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April 4 – Restorative Land Development

RESTORATIVE LAND DEVELOPMENT: Parksville 2019 Symposium organizing committee releases the Detailed Agenda for Day Two (April 4) – “Getting It Right by Making Better Land Use Decisions”


“Yes, we can decrease our destructive footprint while at the same time increasing our restorative footprint! Sustainable is attainable. Make where we live better. Create an ‘actionable vision’. Chart a new course to a sustainable water future. Celebrate Vancouver Island success stories. Follow the leaders! These success stories are inspirational in nature, creekshed in scale, and precedent-setting in scope and outcome. ‘Get it right’ and proceed along a restorative development pathway,” states John Finnie.

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MODULE A – DAY TWO – PARKSVILLE 2019 SYMPOSIUM: “In the RDN part of the program, delegates will contribute to the visioning of the next decade of Drinking Water and Watershed Protection in the Nanaimo region,” states Julie Pisani, DWWP Coordinator, Regional District of Nanaimo


“An important aspect of the Drinking Water & Watershed Protection program is that it is regional in nature, with a focus on the natural boundaries of watersheds and aquifers to frame program activities, rather than political boundaries. All four member municipalities and all seven Electoral Areas are partners in this region-wide function, recognizing the water does not conform to jurisdictional lines. Protecting and planning for our water requires a high level of collaboration,” states Julie Pisani.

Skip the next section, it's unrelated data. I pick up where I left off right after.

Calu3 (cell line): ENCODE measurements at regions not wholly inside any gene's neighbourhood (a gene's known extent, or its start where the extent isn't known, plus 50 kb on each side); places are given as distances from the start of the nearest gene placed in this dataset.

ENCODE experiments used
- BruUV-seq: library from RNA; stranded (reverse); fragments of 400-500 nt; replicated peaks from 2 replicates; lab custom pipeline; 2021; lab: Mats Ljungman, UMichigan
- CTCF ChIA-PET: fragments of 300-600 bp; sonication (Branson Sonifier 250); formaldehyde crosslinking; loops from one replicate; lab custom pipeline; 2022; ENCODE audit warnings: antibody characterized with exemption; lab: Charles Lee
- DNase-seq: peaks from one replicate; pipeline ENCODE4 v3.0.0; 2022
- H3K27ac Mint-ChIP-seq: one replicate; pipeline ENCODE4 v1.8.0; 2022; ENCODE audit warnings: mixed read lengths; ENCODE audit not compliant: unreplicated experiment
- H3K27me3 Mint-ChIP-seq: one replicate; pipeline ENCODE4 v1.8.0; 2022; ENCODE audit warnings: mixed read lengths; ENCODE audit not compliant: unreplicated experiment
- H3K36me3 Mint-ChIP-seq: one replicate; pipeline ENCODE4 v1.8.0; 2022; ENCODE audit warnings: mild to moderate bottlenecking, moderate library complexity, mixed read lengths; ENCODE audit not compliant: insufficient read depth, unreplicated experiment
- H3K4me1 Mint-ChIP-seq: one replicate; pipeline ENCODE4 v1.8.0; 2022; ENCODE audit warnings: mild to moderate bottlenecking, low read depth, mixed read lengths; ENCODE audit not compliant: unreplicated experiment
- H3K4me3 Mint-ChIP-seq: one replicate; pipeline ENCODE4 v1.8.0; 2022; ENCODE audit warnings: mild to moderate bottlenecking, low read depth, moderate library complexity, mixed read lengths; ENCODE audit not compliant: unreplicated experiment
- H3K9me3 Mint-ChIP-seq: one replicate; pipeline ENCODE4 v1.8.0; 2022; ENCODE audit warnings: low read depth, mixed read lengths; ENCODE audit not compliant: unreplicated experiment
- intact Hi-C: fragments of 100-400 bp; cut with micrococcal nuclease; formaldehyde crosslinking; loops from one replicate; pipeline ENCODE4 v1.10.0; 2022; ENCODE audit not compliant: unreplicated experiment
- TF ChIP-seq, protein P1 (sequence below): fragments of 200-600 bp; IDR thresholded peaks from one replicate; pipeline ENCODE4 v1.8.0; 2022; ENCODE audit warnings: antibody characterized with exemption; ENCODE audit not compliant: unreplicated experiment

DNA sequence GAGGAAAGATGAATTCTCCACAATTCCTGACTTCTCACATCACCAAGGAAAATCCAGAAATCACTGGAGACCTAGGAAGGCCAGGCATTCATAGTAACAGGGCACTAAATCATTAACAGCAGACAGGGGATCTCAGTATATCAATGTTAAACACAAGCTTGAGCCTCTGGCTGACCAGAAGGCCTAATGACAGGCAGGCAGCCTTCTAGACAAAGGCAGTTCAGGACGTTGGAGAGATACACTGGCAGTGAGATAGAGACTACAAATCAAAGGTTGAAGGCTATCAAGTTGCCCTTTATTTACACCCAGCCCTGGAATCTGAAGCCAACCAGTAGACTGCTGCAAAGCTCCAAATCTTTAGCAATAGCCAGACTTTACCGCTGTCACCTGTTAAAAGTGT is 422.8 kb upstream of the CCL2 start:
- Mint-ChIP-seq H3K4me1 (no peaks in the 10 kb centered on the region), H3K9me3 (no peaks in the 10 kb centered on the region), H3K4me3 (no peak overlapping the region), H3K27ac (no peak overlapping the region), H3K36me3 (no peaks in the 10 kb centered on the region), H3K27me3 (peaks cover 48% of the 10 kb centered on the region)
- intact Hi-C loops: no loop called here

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MODULE B – DAY TWO – PARKSVILLE 2019 SYMPOSIUM: A Panel & Town-Hall Session on “Improving Where We Live” features five Vancouver Island initiatives to demonstrate what is possible through a Whole-System Approach


“A vision for restorative land development could be guided by the mantra: Sustainable is attainable. We can make where we live better. While communities cannot restore lost biodiversity, they can halt its decline and consciously direct efforts into bending the trend-line in an upwards direction. ‘Getting it right’ is a process that requires long-term commitment, patience and perseverance by champions,” states Kim Stephens. “Inspirational in scope, five Vancouver Island initiatives demonstrate what is achievable when there is a restoration imperative.”

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MODULE C – DAY TWO – PARKSVILLE 2019 SYMPOSIUM: Beacons of Hope – Bowker Creek and Brooklyn Creek restoration success stories on Vancouver Island are inspirational because they demonstrate how local government partnerships with stewardship groups can be transformational


Bowker and Brooklyn restoration are provincially significant precedents. Each has a long history. Each demonstrates how local government partnerships with stewardship groups can be transformational and ‘improve where we live’. These precedents represent a range of situations – Bowker is an urban setting and Brooklyn is in a suburban setting. “The Bowker Creek Urban Watershed Renewal Initiative serves as a ‘how-to-guide’ for a ‘top-down and bottom-up’ approach that connects with the community and gets the vision right,” states Jody Watson.

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MODULE D – DAY TWO – PARKSVILLE 2019 SYMPOSIUM: “In the late ’90s, I began noticing a miraculous new trend: a number of places – both ecosystems and communities – were actually getting better, some spectacularly so,” stated Storm Cunningham, author & global thought leader